I remember asking Beth on one occasion why she never expressed empathy for me. “Because it doesn’t do any good,” she answered. (Ah, but it does.)

On another occasion I asked why she couldn’t conciliate me after an argument. “Why should I?” she shot back. “Because I conciliate you,” I said.

Like my mother, when I told her about a problem I was having with someone, she would criticize me, telling me, “You’re rigid,” “You hear selectively,” “You just want to play ain’t it awful.”

Instinctively, I knew what I needed from a therapist, but when I tried to talk to her about it, she resentfully declared that I needed to define relationships and didn’t give the other person any room. Despite her lack of empathy, I kept trying to make myself understood to someone who, like my mother, was never going to understand me, and I might have gone on indefinitely—except that one day she announced that she was leaving county practice the following month, which meant I couldn’t afford to see her anymore.

I’d put away any anger I felt toward her early in our therapy together because she led me to believe that getting angry was immature. But when—during that last month, feeling betrayed and abandoned—I took finally the lid off, she threatened to throw me out of the session, which, also, was reminiscent of my mother, who on more than one occasion had screamed, “I just want you out of here.”

At our last session, when I was so overcome with grief I could hardly talk, Beth paid me the only compliment she ever did during the six months I saw her (if I really heard selectively, I shouldn’t remember it, should I?)—she said that I had courage.




In one of my early sessions with Beth, I said I felt like I was trapped in a vice:

“Beth is asking me, ‘What did you construct the two sides of the vise of?’ Turbulent impressions…I’m remembering stroking my own hair and cheek, as I would a disconsolate child’s, to quiet myself to sleep. I’m thinking, ‘She expects me to know.’ My little brother comes to my mother with sobs and this complaint, ‘I can’t start kindergarten yet! I don’t know how to read.’ How can I know something before I’ve had a chance to learn?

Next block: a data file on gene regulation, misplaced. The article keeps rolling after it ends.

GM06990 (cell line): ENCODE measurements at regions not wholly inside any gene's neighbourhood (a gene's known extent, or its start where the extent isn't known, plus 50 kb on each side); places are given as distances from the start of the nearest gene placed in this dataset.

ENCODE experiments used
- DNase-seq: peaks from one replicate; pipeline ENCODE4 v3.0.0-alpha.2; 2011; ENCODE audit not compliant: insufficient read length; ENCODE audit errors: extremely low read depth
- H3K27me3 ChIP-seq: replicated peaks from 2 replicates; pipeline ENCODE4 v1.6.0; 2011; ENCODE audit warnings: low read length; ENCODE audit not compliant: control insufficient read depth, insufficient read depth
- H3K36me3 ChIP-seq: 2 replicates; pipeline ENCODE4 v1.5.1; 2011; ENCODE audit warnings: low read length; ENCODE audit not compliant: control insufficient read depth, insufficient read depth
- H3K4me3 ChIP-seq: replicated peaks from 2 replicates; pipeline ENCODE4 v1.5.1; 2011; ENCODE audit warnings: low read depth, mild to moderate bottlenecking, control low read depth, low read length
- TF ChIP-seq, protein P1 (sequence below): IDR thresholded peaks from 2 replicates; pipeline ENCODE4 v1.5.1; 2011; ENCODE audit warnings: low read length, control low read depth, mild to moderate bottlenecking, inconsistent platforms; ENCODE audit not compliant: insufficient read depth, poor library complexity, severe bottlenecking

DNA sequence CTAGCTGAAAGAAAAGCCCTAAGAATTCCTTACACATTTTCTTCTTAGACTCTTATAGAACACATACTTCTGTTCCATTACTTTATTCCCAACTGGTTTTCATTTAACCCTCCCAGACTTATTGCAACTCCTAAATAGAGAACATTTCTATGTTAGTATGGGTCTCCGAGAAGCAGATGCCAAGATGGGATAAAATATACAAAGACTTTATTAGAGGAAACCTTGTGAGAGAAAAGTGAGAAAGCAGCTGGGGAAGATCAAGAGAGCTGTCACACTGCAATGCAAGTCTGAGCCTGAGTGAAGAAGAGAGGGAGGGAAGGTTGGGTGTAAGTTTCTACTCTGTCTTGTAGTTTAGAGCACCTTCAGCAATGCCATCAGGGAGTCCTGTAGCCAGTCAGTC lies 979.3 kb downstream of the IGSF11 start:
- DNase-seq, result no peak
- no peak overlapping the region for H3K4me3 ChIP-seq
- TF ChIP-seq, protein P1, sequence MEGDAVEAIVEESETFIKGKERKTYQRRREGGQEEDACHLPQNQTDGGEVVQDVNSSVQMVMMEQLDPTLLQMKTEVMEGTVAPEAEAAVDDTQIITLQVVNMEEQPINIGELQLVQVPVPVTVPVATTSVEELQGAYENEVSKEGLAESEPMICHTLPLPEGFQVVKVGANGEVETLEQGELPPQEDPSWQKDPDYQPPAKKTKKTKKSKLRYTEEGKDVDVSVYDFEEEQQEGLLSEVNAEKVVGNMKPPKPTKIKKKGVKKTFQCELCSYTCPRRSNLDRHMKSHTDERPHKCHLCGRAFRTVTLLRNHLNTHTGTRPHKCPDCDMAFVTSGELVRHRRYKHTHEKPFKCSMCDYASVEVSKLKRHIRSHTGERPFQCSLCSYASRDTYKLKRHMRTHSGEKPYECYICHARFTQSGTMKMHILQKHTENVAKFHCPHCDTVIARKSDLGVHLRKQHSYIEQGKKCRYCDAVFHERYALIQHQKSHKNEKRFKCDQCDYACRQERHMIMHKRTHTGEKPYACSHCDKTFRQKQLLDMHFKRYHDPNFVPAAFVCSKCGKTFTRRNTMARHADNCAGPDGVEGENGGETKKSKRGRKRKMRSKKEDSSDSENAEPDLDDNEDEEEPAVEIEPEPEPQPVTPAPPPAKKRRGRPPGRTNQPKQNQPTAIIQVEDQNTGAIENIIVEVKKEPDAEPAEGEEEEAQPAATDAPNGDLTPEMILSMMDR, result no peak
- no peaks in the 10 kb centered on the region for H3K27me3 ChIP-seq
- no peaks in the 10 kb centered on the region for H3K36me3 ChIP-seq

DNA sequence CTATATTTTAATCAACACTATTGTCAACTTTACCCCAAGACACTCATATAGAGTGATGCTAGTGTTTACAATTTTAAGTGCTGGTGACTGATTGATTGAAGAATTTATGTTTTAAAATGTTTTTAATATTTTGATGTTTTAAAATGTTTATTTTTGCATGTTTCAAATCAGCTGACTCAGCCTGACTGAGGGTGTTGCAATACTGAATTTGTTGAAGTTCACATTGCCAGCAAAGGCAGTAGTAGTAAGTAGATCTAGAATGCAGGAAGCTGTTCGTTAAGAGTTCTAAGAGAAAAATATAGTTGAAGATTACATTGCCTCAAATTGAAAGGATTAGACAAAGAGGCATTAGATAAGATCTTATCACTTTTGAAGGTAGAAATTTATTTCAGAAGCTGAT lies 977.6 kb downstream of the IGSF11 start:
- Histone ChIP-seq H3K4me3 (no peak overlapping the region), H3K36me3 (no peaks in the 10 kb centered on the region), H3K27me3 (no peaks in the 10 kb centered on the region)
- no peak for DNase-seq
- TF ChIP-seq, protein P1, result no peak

“My answer is a hedge—in more ways than one. She says I’ve done something or other again, and what I hear in her voice is not commendation. Ironic. Despite my efforts not to fail, I’ve failed…somehow.

“I struggle to make out nebulous obstructions. ‘If you’d said…’ She deprecates my suggestion. She chose her words deliberately, she insists. She’s sure of herself. Unfair advantage! Where is there a safe place? Yanking a flower, does it grow stronger or faster?

“One day long ago, I hugged Mrs. Unruh on the piano bench. She met demands, did not make them. She disarmed me with patience—divested me of the weapons I unwittingly use against myself—made it unnecessary for me to beat myself, like a dull or torpid or recalcitrant donkey that won’t go.

“Beth tells me I’ve misunderstood her intent. But how can I know what she intends until she tells me? Too often, I’ve felt like a suspect, muscled into a back room to be grilled, bullied, and intimidated. My mother was one who always demanded I give an accounting of myself. Out of flimsy alibis, I constructed a self-esteem like a house of cards.

“I’m trying to remember something Beth said to me the week before when I told her about John. I said it was like something ‘too big to swallow, that had left me gagging.’ It was ‘I think you set yourself up for disappointment.’

“I had said, ‘I feel every time I reach out for help I get kicked in the teeth.’ To make that statement, I’d had to clear a formidable hurdle of fear. Afterwards I’d flinched as though expecting a blow.

“What is it that I’m not allowed to express—my own craziness? Keep those psychic hobgoblins hidden, those two-headed, twelve-toed tenants of my head—bitterness, paranoia, self-pity. Must I then, always and only, manifest what is sane and sound and good and right?

“So I’m the one who constructed the vise—I’m the one who creates my own disappointments. A sense of culpability, like a powerful undertow, draws me down. I wish she wouldn’t make it all my fault. And to the extent that I am to blame—a child falls out of a tree and, broken and bleeding, is he to be told merely, ‘You did this to yourself. Now you’ll know better than to climb a tree.’ Will an object lesson bind his wounds and make him whole again?”

The other morning in the wee hours, I was sitting on the edge of my bed, sipping a cup of warm milk, hoping to put myself back to sleep, when I flashed on a family photo I’d recently discovered and inserted belatedly into my 9-23-19 blog “Dark Secret.” Below is a cropped version of it.

So Beth wanted me to believe I’d created the vise myself, I thought. Really? (Not only did my father have a tenacious grip on my mind for many years, evidence would eventually come to light that he’d likely sexually abused me too.)